How golf is (and isn’t) like packet data

“One thing I’ve learned over time is, if you hit a golf ball into water, it won’t float.”

– Arnold Palmer

I am using an analogy to help you to understand a crucial new idea: the ΔQ calculus. This enables us to “keep score” of the “game” of packet data. So for a moment, if you can, forget about telecoms networks. Think instead about… golf.

The essence of the game of golf is the relationship between the movement of a ball and a target hole. The player hits the ball with a club, and the ball goes from the tee to location to location, on down along the fairway.

It then (usually) plops into the hole at the far end, and the score is adjusted.

Balls can get lost

But there is another potential outcome: the ball can also get lost in the bottom of a pond, or fall outside of the course. There is a real possibility of the physical ball you started with never reaching its target, and there are special rules to deal with this exception case.

We grab another ball from our pocket, pretend it’s the same ball, and adjust the score differently. (If you thought sand and water hazards were bad, try crocodiles. I don’t know what the rules say if you lose the golfer, not the ball.)

Keeping score

The game’s score is derived from the number of times the ball is hit. It is easy for a human to observe every ball, and keep track of the score. For each hole there are “good” scores (below par), and “bad” scores (above par), and we aim to optimise the overall score against a competitor over 9 or 18 holes.

Individual hits of the ball don’t count for anything per se; you don’t get a great score by merely whacking the ball as far as possible at each turn. Neither do you win by getting a single hole-in-one whilst making a mess of every other hole.

The score for any one hole is subordinate to a higher goal of winning the round, and that is subordinate to yet higher goals, such as reducing one’s handicap or winning a tournament.

Packets and performance

The parallel between golf and telecoms is that we have packets that are copied over a distance, and sometimes get erased on the way. We don’t care about individual packets, but about whole populations of them. The timeliness with which information is copied defines the network’s performance.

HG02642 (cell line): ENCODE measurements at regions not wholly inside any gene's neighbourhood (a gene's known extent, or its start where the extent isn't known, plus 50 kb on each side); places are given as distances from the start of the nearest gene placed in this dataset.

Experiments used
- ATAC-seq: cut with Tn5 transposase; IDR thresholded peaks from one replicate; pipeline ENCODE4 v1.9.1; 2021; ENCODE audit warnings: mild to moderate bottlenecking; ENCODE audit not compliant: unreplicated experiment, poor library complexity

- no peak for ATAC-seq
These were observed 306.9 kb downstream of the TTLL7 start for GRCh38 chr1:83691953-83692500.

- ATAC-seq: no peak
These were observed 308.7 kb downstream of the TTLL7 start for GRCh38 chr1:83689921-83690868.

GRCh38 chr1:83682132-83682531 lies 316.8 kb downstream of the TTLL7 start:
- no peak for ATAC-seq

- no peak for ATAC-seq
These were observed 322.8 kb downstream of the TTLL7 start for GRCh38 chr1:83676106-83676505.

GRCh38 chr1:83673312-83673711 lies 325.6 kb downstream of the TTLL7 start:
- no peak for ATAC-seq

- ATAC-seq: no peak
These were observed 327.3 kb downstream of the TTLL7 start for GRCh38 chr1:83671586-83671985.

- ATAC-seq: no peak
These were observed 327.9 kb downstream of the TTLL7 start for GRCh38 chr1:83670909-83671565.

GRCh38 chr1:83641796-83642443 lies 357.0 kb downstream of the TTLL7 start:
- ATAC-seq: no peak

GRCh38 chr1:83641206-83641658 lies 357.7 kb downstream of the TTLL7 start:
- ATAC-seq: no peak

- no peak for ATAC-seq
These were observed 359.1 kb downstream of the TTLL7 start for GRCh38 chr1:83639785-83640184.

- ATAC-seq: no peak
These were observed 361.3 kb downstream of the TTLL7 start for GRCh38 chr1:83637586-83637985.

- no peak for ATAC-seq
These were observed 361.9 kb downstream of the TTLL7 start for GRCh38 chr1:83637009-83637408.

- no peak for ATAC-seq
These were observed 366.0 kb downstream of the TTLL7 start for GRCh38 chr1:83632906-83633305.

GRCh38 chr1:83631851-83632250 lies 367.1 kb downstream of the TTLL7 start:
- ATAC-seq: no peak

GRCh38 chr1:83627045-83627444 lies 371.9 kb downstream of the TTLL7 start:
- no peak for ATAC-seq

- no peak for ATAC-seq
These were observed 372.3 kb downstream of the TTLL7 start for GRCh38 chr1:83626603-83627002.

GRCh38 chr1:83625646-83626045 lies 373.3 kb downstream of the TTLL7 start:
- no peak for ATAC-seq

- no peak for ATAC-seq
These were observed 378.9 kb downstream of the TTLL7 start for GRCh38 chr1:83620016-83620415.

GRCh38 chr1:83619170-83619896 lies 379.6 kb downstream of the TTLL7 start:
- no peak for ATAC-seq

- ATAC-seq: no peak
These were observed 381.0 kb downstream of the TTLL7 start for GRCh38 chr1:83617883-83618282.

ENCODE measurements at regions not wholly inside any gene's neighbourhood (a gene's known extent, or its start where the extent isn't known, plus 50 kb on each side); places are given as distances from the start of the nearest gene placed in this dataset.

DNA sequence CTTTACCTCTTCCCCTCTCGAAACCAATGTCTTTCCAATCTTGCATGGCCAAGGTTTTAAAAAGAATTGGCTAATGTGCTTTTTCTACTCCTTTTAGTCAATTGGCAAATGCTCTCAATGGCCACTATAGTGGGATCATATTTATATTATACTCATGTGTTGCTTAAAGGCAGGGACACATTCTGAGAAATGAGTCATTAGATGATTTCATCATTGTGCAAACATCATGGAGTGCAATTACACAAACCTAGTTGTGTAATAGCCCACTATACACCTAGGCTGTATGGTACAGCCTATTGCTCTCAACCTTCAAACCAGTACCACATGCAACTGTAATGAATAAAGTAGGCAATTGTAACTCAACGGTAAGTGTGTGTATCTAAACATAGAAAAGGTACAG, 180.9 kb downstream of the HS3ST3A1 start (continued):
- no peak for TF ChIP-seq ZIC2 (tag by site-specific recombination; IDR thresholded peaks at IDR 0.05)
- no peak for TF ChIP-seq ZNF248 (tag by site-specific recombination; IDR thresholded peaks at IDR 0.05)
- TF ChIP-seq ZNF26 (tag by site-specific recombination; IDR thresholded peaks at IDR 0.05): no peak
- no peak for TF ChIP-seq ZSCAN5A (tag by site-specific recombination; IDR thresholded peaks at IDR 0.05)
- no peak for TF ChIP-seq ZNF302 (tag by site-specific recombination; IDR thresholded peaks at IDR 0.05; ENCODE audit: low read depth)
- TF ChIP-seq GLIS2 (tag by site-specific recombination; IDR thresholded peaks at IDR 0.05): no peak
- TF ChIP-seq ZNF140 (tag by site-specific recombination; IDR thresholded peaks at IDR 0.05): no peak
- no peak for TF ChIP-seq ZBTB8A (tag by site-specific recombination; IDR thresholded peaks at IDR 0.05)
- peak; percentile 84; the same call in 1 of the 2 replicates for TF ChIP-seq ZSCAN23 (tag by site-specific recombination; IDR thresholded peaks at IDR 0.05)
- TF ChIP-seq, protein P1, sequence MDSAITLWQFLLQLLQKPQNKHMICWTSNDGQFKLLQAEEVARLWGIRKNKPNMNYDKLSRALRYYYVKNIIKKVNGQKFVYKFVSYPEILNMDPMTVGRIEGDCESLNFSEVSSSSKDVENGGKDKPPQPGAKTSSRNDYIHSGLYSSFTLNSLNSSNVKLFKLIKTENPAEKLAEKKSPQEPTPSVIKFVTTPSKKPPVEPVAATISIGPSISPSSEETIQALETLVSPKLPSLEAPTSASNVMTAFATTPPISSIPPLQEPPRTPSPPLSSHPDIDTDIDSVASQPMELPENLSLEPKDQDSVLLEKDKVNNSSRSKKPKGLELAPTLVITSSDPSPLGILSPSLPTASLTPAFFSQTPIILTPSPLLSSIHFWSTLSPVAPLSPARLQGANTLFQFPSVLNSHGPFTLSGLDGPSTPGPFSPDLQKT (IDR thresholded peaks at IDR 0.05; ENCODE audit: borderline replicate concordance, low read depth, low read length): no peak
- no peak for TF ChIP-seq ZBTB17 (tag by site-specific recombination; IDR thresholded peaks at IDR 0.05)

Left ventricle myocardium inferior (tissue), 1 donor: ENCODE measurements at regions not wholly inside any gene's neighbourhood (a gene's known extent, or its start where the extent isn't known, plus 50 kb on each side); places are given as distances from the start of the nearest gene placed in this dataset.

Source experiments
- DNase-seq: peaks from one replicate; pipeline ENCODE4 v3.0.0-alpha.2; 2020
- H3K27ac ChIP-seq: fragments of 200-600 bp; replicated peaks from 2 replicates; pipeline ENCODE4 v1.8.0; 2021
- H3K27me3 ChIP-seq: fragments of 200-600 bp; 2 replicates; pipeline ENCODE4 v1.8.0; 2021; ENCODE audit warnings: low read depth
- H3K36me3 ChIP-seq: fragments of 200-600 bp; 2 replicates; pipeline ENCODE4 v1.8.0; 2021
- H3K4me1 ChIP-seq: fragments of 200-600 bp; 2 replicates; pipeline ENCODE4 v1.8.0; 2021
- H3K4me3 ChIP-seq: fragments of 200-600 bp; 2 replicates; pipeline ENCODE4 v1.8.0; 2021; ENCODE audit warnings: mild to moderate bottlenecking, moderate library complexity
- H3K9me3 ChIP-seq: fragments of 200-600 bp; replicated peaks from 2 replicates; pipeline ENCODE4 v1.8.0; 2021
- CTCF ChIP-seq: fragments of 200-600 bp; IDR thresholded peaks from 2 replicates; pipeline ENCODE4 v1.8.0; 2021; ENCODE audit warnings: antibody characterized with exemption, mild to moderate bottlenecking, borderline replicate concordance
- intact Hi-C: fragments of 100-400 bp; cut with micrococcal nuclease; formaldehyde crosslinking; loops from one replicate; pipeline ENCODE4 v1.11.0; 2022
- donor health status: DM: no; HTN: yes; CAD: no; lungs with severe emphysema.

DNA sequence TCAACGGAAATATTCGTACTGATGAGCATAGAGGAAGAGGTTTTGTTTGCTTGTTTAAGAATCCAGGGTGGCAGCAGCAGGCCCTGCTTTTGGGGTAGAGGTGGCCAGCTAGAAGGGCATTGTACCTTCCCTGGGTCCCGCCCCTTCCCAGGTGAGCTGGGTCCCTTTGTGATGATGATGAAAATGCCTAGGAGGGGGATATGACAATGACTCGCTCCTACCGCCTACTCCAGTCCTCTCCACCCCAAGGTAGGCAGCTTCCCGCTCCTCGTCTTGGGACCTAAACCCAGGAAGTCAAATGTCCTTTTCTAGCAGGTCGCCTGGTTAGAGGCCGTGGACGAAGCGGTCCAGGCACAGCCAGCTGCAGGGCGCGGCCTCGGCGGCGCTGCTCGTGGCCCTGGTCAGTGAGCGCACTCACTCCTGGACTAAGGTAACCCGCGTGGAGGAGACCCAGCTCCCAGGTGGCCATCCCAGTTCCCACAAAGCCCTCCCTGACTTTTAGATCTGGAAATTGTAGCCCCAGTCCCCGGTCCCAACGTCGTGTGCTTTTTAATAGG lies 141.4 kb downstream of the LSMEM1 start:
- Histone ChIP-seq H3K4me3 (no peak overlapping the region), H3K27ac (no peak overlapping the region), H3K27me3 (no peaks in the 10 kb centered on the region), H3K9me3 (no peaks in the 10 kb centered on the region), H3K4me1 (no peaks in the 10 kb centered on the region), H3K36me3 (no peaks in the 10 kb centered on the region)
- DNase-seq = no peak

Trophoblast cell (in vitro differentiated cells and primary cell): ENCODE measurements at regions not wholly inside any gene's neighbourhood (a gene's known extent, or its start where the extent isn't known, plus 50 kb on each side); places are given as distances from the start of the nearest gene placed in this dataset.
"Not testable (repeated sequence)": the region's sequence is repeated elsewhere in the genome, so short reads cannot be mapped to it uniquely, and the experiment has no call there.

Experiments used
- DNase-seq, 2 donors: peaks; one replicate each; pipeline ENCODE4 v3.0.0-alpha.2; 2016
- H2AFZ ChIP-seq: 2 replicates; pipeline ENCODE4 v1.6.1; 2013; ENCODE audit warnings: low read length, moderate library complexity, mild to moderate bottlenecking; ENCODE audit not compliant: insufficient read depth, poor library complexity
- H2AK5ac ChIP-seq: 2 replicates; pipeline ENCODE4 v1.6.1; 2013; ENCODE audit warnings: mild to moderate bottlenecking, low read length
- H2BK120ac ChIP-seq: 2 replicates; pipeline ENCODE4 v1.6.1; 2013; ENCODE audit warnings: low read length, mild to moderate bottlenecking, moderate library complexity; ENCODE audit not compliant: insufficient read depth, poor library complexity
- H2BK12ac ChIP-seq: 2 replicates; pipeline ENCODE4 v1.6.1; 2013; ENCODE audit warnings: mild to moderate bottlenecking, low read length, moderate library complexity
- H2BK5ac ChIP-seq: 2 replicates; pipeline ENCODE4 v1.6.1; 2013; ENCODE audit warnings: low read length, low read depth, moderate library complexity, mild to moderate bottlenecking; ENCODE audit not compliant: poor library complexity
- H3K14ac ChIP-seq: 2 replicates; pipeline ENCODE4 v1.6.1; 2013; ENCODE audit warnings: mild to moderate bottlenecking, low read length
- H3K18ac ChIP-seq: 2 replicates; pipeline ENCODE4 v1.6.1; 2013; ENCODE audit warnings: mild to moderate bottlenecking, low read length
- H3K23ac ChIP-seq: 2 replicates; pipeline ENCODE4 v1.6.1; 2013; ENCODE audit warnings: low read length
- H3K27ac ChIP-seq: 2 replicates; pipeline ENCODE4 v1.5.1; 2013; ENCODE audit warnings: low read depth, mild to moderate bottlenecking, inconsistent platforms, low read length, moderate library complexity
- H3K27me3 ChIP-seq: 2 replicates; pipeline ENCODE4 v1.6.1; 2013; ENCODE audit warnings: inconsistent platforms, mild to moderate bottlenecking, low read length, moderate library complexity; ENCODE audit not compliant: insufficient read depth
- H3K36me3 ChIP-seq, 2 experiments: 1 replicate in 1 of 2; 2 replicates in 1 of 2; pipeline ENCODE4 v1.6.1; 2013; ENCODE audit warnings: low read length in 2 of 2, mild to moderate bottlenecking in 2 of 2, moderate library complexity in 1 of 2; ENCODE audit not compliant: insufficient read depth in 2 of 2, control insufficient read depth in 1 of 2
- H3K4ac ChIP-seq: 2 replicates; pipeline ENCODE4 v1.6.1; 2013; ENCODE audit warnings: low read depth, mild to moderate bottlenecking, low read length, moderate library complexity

There is then a “score” which is the acceptability of each individual customer’s experience. We have a language of “performance hazards” to classify the risk and incidence of bad experiences.

This “score” in turn result in higher-order goals of interest to the network operator, like customer churn and position in the market “tournament”. So there are relationships between what happens to the packets; the hazards; the user “scores”; the end business “scores”; and a measure of “success”. We would like to model and manage these relationships to maximise “success”.

Both are chancy games

In the game of golf, it’s no secret that there’s a lot of randomness involved. Some might even say that the whole thing is invented by the devil to taunt us with capricious acts of fate.

Packets in networks also encounter a lot of randomness on their journey, since there are queues, as well as other sources of variability, like different routes to take, or virtualised computing resources that you have to wait for.

The essence of the problem domain is how to model this randomness, and relate the randomness of what happens to the packets (“golf balls”) to the variability of the user experience (“score and handicap”).

Metrics of golfing success

In the game of golf we have two sets of metrics. The first set is about the objectiveworld: the dimensions of the course (“425 yards”), and the movement of the ball through it, including the scenario of losing the ball (or the will to play). The second set is about the abstract game: the resulting score for the hole and course, and consequent handicap or tournament rank.

These game rules are subjective values that we impose on the concrete world: to the best of my knowledge, there are no university physics departments building experiments to divine the fundamental nature of golf handicaps. We could invent other golf-like games with different rules.

The ball movement is a continuous process:  an analogue thing that exists in the real world, and is based on distance and direction. In contrast, the score for a hole is a discrete process: just a natural number (1, 2, 3, …).

Metrics of network success